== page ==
Enduring Transformation: The Kazakh People in a Changing World

A collaboration with the Anthropology Department at TAMU reflecting current research on urban migration among Kazakh tribesmen in Mongolia, a pattern increasingly seen in developing countries as economic necessity prompts traditionally nomadic groups to resettle into urban areas.

This exhibit will contribute clarity and understanding to a timely and troubling reality, one repeated across the world in the emerging global economy. In addition to items demonstrative of traditional Kazakh material culture, the exhibit will feature previously unpublished photographs by David Edwards, National Geographic Magazine photographer.

In Western Mongolia, immigrant Kazakh peoples represent 80% of the population. This extraordinary circumstance has made Mongolian Kazakhs a fascinating case study in expatriatism. Enduring Transformation celebrates unique aspects of Kazakh culture within Mongolia, where a small but distinct group of ethnic Kazakhs maintain their cultural identity. Many still practice a nomadic way of life and other fascinating customs such as hunting with eagles. However, modern global processes, the influence of Islamic missionaries, and the introduction of new technologies are bringing change to this long-established group. The exhibit features stunning photographs by David Edwards, National Geographic photographer, and items demonstrative of traditional Kazakh material culture, including two authentic yurts, complete with furnishings.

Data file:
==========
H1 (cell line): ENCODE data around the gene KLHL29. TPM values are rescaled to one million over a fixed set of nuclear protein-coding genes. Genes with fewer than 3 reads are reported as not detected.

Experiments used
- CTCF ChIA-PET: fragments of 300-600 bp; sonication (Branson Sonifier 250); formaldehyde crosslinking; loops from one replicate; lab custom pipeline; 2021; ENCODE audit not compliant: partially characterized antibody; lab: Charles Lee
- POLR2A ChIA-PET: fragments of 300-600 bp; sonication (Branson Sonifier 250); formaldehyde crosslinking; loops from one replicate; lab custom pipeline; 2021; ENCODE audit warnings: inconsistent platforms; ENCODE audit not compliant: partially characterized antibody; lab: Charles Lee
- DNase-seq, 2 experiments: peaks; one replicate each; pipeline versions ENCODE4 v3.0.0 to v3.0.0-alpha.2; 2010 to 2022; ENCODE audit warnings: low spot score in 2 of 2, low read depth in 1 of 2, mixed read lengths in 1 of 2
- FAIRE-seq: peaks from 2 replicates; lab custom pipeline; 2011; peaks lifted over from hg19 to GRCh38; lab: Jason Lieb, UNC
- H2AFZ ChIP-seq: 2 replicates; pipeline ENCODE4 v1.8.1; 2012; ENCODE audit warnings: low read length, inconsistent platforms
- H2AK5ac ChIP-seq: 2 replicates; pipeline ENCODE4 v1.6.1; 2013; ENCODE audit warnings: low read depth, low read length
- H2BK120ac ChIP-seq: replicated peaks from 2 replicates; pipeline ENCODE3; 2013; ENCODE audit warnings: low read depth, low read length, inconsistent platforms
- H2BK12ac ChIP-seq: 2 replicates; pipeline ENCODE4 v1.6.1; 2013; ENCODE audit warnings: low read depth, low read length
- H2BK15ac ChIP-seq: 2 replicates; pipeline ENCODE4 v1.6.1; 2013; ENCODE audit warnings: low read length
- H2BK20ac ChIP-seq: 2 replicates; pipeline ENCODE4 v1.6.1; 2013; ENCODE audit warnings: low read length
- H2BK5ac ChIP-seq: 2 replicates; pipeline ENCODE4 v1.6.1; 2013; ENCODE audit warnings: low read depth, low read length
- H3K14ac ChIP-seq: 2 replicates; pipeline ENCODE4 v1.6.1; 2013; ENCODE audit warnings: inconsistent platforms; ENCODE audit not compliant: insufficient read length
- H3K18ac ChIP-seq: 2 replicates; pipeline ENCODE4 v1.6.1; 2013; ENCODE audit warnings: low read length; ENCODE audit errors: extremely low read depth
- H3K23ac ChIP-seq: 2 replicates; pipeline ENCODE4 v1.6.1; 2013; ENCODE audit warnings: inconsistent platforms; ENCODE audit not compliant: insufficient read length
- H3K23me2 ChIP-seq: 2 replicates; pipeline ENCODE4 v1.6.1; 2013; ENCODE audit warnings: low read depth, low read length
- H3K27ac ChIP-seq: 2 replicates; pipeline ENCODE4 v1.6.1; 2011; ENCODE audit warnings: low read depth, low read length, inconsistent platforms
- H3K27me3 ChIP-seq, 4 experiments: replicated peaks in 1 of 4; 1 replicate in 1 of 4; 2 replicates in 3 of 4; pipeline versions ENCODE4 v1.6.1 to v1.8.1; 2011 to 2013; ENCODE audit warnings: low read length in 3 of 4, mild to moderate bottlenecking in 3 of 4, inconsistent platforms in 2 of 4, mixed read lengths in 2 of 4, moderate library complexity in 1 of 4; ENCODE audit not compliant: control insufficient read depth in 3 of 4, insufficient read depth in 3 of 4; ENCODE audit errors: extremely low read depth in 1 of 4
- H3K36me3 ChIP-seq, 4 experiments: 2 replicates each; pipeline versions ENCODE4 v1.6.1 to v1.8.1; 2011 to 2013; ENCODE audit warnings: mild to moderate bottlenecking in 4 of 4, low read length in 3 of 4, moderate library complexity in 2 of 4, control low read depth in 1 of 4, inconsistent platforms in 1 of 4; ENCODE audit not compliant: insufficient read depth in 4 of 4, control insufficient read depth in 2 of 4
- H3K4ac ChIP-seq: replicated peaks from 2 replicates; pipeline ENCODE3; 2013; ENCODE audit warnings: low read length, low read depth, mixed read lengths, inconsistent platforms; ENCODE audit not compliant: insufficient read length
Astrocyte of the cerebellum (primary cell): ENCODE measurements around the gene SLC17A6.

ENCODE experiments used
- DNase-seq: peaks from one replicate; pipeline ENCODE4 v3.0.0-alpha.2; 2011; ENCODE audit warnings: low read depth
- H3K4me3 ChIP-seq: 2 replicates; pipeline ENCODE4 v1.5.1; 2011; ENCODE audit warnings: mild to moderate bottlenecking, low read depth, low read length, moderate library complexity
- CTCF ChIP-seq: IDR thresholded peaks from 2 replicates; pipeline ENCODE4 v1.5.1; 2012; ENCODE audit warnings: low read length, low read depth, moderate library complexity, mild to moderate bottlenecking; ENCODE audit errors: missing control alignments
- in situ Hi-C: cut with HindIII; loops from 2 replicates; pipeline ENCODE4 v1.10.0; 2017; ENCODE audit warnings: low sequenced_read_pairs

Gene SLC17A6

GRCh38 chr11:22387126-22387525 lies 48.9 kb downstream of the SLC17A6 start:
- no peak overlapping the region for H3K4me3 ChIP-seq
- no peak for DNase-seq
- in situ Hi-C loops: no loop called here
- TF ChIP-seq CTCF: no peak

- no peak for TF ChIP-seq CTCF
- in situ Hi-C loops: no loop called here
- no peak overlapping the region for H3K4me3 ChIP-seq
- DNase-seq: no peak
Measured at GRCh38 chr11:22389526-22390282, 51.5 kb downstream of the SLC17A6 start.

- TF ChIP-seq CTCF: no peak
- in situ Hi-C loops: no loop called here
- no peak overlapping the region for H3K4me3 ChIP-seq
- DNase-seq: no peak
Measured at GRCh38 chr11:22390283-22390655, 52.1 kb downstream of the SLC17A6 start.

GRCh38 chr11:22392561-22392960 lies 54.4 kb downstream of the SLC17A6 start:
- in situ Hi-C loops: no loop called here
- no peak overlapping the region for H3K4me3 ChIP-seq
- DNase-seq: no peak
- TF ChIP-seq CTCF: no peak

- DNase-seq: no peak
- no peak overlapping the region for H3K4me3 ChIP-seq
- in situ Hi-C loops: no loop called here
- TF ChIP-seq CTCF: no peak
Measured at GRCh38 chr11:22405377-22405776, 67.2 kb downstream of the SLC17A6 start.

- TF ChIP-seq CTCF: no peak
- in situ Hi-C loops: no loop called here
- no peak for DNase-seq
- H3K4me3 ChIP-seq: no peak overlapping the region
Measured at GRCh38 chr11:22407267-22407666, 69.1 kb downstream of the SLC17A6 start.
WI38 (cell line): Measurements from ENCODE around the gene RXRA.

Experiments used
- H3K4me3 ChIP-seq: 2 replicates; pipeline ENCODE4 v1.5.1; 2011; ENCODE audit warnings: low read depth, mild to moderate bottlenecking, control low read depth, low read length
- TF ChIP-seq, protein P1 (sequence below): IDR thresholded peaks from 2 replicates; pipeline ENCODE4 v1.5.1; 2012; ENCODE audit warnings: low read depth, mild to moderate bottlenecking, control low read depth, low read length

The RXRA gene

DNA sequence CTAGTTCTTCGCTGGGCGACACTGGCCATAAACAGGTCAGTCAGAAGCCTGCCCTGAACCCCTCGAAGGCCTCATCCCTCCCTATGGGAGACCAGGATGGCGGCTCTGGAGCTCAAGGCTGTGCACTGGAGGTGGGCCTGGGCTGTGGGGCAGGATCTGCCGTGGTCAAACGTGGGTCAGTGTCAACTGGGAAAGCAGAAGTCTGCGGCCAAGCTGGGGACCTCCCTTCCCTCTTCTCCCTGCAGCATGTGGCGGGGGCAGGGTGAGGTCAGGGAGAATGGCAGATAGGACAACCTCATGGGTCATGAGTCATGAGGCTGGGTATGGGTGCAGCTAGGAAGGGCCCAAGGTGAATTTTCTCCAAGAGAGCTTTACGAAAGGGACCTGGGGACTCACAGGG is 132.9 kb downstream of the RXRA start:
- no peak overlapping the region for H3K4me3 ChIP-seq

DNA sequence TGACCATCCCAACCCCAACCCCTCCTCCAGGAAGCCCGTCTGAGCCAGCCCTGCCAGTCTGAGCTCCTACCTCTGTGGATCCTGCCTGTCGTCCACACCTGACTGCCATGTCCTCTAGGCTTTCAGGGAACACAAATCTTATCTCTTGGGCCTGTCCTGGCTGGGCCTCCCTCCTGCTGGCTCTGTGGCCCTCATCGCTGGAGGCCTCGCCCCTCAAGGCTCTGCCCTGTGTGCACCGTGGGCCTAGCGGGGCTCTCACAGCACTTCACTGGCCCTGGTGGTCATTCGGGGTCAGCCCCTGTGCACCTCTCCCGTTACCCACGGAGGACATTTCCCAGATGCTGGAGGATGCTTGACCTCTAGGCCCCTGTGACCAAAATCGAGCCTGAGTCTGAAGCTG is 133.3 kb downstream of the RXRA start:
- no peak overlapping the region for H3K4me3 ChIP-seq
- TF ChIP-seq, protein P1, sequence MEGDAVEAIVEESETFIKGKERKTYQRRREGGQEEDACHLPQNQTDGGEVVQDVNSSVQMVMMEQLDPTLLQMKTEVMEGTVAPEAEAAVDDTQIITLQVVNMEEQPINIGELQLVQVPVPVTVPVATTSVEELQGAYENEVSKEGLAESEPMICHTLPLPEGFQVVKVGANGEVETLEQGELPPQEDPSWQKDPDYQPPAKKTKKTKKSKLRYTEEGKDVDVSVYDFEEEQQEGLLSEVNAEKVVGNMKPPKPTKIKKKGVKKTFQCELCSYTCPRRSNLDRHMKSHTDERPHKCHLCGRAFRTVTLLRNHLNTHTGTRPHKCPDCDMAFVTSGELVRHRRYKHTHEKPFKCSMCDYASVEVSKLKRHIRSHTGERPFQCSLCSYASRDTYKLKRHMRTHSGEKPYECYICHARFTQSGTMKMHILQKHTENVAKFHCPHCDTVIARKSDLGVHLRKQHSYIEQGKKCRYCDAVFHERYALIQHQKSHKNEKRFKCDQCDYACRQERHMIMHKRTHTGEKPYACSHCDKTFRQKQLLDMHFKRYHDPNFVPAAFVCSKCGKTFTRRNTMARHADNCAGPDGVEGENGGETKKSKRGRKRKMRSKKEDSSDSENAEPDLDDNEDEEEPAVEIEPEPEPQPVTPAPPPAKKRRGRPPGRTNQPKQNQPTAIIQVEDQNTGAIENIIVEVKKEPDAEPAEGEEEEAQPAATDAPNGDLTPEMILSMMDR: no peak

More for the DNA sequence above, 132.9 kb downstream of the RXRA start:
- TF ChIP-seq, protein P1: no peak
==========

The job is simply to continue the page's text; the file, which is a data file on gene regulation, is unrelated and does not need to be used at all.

This exhibit was made possible in part through Hotel Tax Revenue funded from the City of College Station through the Arts Council of Brazos Valley and through underwriting provided by the William Knox Holt Foundation and the National Science Foundation.